It would be a little dramatic to proclaim that jazz is back at the Pitchfork Music Festival, since it was at best a minor part of the lineup when it was included at all. This year’s roster features two jazz acts: rising-star LA saxophonist Kamasi Washington and venerable space-jazz collective the Sun Ra Arkestra (if you really want to stretch the genre’s borders, you could also include electric bassist Thundercat). That makes 2016 the third time Pitchfork has hosted jazz or improvised music—it’s also the first time since 2007, when Craig Taborn’s Junk Magic, Fred Lonberg-Holm’s Lightbox Orchestra, the William Parker Quartet, and Ken Vandermark’s Powerhouse Sound performed. In 2006 the lineup included 8 Bold Souls, Chicago Underground Duo, and the Jeff Parker/Nels Cline Quartet.
In those early years, festival organizer Mike Reed tried to include artists outside the broadly defined spheres of indie rock and electronic music covered by Pitchfork Media. “The reason we stopped doing jazz,” he says, “was mostly because I realized that I wasn’t booking shows for me.” Ten years later, jazz does seem to be getting more consistent attention from Pitchfork’s writers, though there’s never much at once—especially notable are the frequent contributions of Seth Colter Walls. The latest issue of The Pitchfork Review is dedicated to jazz, with pieces on Sonny Rollins, Sun Ra, Thelonious Monk, Donny McCaslin, Albert Ayler, and Tomeka Reid, among others. Nearly as often as jazz has been declared dead by one media outlet or another, it’s enjoyed a rediscovery by fans, and that may be what’s happening now. Says Reed, “Having more jazz acts at the festival this year is just a reflection of something that’s moving through pop-indie culture as a whole. It’s not unique to Pitchfork.” Indeed, this summer Washington will play at a slew of other rock festivals around the world.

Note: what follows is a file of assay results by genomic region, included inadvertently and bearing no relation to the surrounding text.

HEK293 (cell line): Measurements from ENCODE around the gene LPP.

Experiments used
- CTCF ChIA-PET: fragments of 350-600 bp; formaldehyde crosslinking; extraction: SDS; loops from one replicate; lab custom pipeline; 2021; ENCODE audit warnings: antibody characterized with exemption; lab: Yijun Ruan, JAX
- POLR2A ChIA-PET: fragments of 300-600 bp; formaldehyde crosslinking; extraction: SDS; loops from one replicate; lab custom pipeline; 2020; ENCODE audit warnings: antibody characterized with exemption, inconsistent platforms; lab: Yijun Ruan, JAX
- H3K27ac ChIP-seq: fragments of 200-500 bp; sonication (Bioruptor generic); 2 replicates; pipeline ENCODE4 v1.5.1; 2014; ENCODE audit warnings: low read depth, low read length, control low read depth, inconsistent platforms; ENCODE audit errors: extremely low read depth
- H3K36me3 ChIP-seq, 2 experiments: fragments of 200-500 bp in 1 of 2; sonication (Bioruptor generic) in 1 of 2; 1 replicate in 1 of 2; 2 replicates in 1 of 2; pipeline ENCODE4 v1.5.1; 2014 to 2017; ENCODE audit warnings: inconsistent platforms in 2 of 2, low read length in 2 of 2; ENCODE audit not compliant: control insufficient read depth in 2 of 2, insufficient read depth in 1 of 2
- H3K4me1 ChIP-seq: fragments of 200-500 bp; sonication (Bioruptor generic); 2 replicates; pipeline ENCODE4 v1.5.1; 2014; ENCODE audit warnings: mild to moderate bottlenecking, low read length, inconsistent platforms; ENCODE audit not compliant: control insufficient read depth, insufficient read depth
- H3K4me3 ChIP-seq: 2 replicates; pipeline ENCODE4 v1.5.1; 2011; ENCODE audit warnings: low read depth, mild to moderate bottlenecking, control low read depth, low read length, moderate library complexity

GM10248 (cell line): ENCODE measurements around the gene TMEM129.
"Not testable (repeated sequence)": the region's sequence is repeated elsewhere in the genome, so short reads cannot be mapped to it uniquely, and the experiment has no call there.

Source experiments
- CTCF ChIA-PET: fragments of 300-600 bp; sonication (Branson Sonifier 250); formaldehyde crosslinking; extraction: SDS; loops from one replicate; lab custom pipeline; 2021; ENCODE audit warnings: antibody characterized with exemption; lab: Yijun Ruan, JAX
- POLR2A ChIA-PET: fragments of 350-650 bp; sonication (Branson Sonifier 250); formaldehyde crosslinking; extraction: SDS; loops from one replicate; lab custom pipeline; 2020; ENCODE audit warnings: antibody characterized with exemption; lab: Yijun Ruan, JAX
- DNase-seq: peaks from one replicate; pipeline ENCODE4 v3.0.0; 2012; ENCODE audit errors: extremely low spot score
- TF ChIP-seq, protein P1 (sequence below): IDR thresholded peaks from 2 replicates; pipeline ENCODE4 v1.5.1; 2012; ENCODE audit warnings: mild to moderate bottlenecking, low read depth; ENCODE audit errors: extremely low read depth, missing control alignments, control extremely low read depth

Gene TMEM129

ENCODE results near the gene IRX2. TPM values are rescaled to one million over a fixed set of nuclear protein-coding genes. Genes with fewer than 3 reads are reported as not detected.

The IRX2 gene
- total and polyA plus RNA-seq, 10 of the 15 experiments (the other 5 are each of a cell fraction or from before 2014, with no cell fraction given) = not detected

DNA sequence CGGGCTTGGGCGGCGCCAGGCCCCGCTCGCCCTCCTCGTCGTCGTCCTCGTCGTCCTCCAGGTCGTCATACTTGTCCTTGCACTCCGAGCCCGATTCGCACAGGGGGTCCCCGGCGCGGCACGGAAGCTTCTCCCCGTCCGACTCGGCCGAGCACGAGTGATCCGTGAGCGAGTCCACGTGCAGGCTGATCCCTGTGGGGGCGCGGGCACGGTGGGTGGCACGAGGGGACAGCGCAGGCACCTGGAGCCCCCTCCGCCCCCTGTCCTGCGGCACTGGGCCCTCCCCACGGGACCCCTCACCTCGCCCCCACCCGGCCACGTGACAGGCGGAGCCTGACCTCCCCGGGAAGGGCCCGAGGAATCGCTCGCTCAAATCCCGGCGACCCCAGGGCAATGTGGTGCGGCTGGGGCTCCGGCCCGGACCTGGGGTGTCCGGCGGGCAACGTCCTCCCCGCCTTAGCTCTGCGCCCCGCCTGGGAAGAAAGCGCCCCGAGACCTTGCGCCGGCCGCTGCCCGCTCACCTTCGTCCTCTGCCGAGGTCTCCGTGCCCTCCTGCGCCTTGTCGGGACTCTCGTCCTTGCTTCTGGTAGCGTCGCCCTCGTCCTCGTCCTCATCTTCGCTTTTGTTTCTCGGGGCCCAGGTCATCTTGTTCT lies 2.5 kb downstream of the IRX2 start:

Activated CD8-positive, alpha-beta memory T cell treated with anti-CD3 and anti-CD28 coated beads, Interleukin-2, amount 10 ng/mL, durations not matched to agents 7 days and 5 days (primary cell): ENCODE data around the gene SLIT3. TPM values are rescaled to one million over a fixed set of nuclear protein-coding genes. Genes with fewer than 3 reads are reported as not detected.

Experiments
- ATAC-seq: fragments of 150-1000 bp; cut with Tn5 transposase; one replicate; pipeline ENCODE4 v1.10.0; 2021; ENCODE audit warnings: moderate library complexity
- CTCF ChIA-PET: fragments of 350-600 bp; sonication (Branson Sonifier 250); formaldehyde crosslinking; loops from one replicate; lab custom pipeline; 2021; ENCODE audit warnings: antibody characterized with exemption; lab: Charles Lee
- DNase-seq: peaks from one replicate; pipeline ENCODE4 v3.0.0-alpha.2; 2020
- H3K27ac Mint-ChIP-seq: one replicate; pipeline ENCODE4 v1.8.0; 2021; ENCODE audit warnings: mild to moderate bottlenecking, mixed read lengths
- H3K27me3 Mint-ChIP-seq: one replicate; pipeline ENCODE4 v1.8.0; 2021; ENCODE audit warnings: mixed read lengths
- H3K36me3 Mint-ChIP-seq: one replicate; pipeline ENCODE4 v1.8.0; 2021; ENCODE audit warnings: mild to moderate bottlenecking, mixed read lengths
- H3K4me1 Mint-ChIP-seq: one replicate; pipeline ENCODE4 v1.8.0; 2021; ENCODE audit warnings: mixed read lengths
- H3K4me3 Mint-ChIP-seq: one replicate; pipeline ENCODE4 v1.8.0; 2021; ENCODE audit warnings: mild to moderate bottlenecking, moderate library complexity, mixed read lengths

Kamasi Washington and the Sun Ra Arkestra are special cases, though, not just on the Pitchfork roster but also in the world of jazz. Washington, who meticulously channels the cosmic early-70s jazz of Alice Coltrane and Pharoah Sanders and has built a studio and a circle of musicians outside LA’s jazz establishment, has become a major attraction thanks in part to his ambitious 2015 three-album debut, The Epic (Brainfeeder). But the public’s interest in him had already been piqued by his significant contributions to popular records by Kendrick Lamar and Flying Lotus. The Arkestra, which was crazily busy last year leading celebrations of Sun Ra’s centennial, is the ultimate evergreen crossover act, a dynamic and hugely entertaining big band that creates an instant spectacle. It’s been magnetizing rock fans for nearly five decades, and 92-year-old alto saxophonist Marshall Allen has never been better at directing the group through its thrilling mix of free jazz and cosmic weirdness. v